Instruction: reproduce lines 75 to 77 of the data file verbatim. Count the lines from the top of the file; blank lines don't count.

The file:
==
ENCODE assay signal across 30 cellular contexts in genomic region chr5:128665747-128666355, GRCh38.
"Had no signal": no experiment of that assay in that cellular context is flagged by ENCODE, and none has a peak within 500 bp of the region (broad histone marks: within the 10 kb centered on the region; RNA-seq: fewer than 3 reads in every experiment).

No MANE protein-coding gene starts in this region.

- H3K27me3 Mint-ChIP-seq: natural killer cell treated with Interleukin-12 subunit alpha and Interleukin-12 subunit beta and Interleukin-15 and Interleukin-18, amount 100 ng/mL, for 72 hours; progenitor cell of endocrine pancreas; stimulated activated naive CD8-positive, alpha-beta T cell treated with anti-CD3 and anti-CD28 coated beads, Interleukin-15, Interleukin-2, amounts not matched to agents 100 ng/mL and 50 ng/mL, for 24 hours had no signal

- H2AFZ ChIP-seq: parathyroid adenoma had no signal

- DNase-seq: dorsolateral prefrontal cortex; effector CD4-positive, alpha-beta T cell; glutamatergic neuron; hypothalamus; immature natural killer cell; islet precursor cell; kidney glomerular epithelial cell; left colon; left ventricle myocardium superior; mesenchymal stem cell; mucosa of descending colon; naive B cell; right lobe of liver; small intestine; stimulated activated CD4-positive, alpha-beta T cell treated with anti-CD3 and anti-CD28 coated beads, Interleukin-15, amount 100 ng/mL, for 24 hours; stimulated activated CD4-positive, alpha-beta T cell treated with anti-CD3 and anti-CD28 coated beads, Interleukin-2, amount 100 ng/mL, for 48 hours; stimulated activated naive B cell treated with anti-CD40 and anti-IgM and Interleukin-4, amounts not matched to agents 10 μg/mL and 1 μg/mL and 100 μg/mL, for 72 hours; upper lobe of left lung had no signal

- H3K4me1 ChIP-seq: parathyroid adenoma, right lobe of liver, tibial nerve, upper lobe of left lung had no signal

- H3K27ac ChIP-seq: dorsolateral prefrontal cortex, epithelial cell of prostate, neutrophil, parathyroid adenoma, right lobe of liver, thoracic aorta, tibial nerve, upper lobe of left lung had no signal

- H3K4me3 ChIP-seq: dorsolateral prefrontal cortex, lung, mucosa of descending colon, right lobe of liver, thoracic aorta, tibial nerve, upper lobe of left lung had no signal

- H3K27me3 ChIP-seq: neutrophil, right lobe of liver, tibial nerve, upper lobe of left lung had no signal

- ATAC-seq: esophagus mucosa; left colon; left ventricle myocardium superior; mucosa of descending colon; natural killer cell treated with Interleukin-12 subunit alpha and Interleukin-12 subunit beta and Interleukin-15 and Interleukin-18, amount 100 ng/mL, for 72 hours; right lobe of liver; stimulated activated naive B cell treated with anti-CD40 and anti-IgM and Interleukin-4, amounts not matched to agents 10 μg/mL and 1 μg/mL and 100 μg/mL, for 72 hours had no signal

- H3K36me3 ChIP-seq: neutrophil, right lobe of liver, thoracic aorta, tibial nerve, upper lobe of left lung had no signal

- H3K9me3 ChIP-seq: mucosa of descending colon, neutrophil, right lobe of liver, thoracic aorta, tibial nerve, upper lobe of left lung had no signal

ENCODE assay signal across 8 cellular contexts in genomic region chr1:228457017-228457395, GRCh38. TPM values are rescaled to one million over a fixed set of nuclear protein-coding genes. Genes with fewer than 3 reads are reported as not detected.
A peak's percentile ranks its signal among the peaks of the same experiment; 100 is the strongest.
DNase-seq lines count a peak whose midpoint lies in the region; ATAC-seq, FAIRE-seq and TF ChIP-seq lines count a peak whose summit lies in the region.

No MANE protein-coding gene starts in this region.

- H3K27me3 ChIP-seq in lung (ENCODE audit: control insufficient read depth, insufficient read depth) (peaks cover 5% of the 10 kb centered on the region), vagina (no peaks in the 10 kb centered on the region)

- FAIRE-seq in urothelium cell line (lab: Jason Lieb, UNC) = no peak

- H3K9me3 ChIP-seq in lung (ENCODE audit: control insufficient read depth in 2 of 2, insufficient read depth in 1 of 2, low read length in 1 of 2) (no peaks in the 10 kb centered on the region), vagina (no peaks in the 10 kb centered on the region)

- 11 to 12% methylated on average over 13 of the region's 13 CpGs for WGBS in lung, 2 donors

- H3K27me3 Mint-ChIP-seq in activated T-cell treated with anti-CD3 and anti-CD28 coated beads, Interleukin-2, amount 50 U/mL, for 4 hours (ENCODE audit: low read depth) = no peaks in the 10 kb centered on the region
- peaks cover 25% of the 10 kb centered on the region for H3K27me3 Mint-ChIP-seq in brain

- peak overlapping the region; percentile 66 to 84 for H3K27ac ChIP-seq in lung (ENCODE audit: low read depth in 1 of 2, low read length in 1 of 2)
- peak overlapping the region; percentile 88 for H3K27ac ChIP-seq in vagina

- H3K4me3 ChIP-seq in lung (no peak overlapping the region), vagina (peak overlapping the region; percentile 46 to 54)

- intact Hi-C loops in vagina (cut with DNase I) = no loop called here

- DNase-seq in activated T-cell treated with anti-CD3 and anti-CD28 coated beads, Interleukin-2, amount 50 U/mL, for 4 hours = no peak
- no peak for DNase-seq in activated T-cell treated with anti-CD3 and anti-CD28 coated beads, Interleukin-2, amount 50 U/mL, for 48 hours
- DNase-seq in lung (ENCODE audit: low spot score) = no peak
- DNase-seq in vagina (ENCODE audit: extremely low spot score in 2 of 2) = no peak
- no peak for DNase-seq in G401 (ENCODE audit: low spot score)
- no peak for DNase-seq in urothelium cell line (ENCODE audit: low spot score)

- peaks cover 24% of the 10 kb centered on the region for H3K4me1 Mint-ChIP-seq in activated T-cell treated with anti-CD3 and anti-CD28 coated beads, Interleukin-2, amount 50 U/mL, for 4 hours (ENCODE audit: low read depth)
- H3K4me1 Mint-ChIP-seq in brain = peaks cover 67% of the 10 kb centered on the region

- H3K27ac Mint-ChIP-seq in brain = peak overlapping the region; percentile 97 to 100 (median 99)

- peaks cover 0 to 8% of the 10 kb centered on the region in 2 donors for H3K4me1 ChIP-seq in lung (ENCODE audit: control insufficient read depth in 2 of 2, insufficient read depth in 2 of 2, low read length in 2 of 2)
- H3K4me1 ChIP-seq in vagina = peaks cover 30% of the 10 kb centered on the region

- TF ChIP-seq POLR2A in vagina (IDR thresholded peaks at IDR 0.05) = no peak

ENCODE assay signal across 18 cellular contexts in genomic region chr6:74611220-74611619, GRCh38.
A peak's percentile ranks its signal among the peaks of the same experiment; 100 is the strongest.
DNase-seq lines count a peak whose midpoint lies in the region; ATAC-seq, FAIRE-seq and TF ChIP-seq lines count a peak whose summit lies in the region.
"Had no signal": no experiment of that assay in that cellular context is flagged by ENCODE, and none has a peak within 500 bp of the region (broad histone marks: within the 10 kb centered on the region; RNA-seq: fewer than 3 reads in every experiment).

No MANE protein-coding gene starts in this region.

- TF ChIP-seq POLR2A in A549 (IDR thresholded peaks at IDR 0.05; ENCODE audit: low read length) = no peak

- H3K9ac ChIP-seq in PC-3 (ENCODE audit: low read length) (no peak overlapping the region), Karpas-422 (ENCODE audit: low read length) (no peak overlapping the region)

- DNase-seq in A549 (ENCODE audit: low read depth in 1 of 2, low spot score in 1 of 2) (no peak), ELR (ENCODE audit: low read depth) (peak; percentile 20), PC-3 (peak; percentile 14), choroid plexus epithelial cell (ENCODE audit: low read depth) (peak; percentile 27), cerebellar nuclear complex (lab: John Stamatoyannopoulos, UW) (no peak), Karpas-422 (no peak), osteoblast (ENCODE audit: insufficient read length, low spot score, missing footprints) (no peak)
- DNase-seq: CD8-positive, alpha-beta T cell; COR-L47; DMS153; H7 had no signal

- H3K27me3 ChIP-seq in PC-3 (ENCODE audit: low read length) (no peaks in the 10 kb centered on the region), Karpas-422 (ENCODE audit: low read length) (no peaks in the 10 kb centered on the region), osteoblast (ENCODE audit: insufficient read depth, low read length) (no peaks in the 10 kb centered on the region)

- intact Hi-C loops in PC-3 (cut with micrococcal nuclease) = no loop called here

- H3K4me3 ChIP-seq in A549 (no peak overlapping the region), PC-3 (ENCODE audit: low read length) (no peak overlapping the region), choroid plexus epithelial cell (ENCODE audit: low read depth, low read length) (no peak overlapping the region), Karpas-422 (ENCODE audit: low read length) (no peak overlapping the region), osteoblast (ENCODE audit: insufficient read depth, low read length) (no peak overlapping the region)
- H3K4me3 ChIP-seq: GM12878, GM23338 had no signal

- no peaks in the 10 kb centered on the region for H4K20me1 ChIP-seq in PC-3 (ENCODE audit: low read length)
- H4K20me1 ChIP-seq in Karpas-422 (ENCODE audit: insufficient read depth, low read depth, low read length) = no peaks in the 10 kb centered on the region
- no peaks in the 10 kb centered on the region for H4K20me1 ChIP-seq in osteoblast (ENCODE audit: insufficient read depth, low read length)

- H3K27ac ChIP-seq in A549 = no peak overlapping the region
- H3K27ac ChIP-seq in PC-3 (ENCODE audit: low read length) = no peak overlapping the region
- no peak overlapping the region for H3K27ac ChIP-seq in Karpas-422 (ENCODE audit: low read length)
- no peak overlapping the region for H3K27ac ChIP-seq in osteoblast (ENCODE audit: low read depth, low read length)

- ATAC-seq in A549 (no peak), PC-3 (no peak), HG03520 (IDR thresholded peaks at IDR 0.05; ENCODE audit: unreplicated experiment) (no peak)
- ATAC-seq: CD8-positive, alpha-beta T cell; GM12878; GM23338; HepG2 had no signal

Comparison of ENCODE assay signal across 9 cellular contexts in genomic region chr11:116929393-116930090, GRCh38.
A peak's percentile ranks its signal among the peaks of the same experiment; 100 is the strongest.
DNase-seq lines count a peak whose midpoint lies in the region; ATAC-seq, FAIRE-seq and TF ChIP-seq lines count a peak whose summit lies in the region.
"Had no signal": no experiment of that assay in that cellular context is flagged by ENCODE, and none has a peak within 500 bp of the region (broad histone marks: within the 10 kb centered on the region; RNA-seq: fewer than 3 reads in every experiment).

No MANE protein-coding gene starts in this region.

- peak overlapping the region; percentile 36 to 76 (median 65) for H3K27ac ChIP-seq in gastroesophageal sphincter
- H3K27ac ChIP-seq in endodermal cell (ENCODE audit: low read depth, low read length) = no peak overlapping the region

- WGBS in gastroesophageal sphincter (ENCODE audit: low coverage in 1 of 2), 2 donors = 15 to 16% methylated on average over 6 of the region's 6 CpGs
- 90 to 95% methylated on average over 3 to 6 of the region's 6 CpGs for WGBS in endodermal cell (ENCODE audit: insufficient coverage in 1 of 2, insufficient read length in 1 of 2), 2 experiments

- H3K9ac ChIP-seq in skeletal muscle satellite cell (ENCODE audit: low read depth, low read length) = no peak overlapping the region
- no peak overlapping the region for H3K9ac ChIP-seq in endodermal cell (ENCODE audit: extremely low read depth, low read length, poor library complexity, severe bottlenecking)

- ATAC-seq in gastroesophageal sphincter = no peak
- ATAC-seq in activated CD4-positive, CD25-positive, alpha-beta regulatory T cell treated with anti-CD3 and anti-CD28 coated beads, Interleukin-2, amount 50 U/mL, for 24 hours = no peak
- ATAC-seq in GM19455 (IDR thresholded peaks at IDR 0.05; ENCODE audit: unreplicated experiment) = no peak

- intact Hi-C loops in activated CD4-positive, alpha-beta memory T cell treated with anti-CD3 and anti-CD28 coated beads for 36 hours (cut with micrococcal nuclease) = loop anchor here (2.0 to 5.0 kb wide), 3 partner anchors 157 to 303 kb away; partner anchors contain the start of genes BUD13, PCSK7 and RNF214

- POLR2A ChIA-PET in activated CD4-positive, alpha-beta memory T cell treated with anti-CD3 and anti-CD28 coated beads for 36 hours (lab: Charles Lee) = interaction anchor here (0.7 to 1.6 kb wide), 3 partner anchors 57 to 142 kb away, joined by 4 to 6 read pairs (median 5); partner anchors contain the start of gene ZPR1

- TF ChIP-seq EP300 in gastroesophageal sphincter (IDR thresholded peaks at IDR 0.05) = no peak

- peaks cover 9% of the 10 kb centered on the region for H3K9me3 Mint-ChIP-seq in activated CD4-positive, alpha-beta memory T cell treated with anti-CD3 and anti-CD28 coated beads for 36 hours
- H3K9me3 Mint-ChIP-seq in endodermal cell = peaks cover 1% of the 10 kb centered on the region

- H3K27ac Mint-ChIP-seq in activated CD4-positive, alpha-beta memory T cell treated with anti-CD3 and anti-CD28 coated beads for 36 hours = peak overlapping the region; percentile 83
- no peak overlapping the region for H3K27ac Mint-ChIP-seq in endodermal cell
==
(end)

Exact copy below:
- ATAC-seq in GM19455 (IDR thresholded peaks at IDR 0.05; ENCODE audit: unreplicated experiment) = no peak

- intact Hi-C loops in activated CD4-positive, alpha-beta memory T cell treated with anti-CD3 and anti-CD28 coated beads for 36 hours (cut with micrococcal nuclease) = loop anchor here (2.0 to 5.0 kb wide), 3 partner anchors 157 to 303 kb away; partner anchors contain the start of genes BUD13, PCSK7 and RNF214

- POLR2A ChIA-PET in activated CD4-positive, alpha-beta memory T cell treated with anti-CD3 and anti-CD28 coated beads for 36 hours (lab: Charles Lee) = interaction anchor here (0.7 to 1.6 kb wide), 3 partner anchors 57 to 142 kb away, joined by 4 to 6 read pairs (median 5); partner anchors contain the start of gene ZPR1